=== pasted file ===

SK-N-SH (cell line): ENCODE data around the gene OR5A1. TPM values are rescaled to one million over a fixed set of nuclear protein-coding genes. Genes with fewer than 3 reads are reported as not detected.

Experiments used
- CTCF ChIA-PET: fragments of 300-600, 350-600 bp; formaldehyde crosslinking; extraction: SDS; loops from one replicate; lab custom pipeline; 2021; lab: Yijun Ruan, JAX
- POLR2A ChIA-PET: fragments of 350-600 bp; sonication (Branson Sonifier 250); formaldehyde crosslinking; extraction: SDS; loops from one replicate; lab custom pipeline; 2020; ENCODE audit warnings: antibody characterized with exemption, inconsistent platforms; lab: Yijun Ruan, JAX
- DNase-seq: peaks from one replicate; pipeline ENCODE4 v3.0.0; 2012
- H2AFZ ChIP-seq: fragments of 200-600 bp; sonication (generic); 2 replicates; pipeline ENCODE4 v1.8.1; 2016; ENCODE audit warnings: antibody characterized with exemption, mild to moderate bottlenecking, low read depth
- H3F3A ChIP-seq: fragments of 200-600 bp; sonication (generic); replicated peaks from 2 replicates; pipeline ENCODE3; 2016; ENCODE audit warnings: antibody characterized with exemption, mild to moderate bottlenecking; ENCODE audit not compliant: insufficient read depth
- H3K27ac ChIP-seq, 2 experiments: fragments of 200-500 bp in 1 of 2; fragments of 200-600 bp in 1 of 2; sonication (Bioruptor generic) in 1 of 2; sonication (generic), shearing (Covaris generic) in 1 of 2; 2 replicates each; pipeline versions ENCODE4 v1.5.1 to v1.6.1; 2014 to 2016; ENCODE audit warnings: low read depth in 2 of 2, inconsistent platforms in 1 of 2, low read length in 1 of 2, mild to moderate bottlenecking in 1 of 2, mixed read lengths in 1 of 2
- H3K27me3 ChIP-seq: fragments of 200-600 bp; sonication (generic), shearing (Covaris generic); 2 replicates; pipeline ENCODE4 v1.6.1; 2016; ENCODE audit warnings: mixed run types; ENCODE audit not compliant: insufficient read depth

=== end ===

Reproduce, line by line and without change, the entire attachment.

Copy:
SK-N-SH (cell line): ENCODE data around the gene OR5A1. TPM values are rescaled to one million over a fixed set of nuclear protein-coding genes. Genes with fewer than 3 reads are reported as not detected.

Experiments used
- CTCF ChIA-PET: fragments of 300-600, 350-600 bp; formaldehyde crosslinking; extraction: SDS; loops from one replicate; lab custom pipeline; 2021; lab: Yijun Ruan, JAX
- POLR2A ChIA-PET: fragments of 350-600 bp; sonication (Branson Sonifier 250); formaldehyde crosslinking; extraction: SDS; loops from one replicate; lab custom pipeline; 2020; ENCODE audit warnings: antibody characterized with exemption, inconsistent platforms; lab: Yijun Ruan, JAX
- DNase-seq: peaks from one replicate; pipeline ENCODE4 v3.0.0; 2012
- H2AFZ ChIP-seq: fragments of 200-600 bp; sonication (generic); 2 replicates; pipeline ENCODE4 v1.8.1; 2016; ENCODE audit warnings: antibody characterized with exemption, mild to moderate bottlenecking, low read depth
- H3F3A ChIP-seq: fragments of 200-600 bp; sonication (generic); replicated peaks from 2 replicates; pipeline ENCODE3; 2016; ENCODE audit warnings: antibody characterized with exemption, mild to moderate bottlenecking; ENCODE audit not compliant: insufficient read depth
- H3K27ac ChIP-seq, 2 experiments: fragments of 200-500 bp in 1 of 2; fragments of 200-600 bp in 1 of 2; sonication (Bioruptor generic) in 1 of 2; sonication (generic), shearing (Covaris generic) in 1 of 2; 2 replicates each; pipeline versions ENCODE4 v1.5.1 to v1.6.1; 2014 to 2016; ENCODE audit warnings: low read depth in 2 of 2, inconsistent platforms in 1 of 2, low read length in 1 of 2, mild to moderate bottlenecking in 1 of 2, mixed read lengths in 1 of 2
- H3K27me3 ChIP-seq: fragments of 200-600 bp; sonication (generic), shearing (Covaris generic); 2 replicates; pipeline ENCODE4 v1.6.1; 2016; ENCODE audit warnings: mixed run types; ENCODE audit not compliant: insufficient read depth